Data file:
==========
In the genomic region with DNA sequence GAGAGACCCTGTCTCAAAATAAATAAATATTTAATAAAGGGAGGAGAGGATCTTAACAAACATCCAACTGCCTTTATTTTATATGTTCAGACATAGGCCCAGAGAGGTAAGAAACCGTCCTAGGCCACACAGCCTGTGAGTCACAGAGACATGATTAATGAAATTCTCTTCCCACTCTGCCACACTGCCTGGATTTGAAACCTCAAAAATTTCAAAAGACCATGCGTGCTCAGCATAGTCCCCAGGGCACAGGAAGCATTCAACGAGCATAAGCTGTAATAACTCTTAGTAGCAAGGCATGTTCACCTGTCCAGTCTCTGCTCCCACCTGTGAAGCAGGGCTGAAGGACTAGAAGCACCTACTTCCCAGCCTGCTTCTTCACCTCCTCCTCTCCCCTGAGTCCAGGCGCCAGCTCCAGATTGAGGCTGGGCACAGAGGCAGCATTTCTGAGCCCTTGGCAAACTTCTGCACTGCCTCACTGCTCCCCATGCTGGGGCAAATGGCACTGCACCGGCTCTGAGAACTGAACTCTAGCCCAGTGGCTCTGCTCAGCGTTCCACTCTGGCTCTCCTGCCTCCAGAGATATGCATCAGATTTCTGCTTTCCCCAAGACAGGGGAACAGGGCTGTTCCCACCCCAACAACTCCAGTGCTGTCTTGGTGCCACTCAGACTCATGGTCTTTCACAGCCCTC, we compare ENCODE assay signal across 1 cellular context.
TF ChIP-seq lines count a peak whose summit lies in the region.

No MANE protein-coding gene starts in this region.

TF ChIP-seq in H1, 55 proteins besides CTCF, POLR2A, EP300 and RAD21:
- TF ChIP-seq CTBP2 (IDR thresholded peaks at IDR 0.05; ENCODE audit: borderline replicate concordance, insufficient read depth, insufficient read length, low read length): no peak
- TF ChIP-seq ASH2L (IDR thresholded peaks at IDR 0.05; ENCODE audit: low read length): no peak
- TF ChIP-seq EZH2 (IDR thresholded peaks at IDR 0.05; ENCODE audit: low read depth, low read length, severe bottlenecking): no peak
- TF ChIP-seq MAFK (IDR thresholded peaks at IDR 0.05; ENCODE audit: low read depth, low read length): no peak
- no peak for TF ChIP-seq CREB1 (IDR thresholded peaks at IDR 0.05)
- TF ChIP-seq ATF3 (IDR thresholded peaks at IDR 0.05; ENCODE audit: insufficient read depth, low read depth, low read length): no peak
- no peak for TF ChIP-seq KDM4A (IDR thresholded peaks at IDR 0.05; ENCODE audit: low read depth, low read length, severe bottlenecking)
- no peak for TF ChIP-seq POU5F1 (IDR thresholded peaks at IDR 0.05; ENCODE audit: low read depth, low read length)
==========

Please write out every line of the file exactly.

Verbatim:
In the genomic region with DNA sequence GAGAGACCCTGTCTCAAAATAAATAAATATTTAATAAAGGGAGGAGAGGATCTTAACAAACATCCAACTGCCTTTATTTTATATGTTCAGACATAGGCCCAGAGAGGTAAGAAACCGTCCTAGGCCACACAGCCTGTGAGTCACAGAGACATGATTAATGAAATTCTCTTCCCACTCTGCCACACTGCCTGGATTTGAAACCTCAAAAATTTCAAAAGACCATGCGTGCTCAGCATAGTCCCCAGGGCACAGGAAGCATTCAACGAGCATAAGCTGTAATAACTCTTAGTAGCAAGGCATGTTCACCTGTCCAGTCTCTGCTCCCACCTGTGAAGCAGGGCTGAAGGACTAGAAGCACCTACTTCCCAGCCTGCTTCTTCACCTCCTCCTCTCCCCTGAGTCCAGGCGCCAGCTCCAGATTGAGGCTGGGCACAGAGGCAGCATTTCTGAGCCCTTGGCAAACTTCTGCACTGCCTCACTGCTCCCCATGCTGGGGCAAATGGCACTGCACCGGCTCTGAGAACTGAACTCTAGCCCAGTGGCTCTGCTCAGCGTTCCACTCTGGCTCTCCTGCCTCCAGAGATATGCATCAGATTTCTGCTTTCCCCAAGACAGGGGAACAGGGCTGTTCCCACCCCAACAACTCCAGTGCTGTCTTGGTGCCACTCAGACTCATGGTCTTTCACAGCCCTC, we compare ENCODE assay signal across 1 cellular context.
TF ChIP-seq lines count a peak whose summit lies in the region.

No MANE protein-coding gene starts in this region.

TF ChIP-seq in H1, 55 proteins besides CTCF, POLR2A, EP300 and RAD21:
- TF ChIP-seq CTBP2 (IDR thresholded peaks at IDR 0.05; ENCODE audit: borderline replicate concordance, insufficient read depth, insufficient read length, low read length): no peak
- TF ChIP-seq ASH2L (IDR thresholded peaks at IDR 0.05; ENCODE audit: low read length): no peak
- TF ChIP-seq EZH2 (IDR thresholded peaks at IDR 0.05; ENCODE audit: low read depth, low read length, severe bottlenecking): no peak
- TF ChIP-seq MAFK (IDR thresholded peaks at IDR 0.05; ENCODE audit: low read depth, low read length): no peak
- no peak for TF ChIP-seq CREB1 (IDR thresholded peaks at IDR 0.05)
- TF ChIP-seq ATF3 (IDR thresholded peaks at IDR 0.05; ENCODE audit: insufficient read depth, low read depth, low read length): no peak
- no peak for TF ChIP-seq KDM4A (IDR thresholded peaks at IDR 0.05; ENCODE audit: low read depth, low read length, severe bottlenecking)
- no peak for TF ChIP-seq POU5F1 (IDR thresholded peaks at IDR 0.05; ENCODE audit: low read depth, low read length)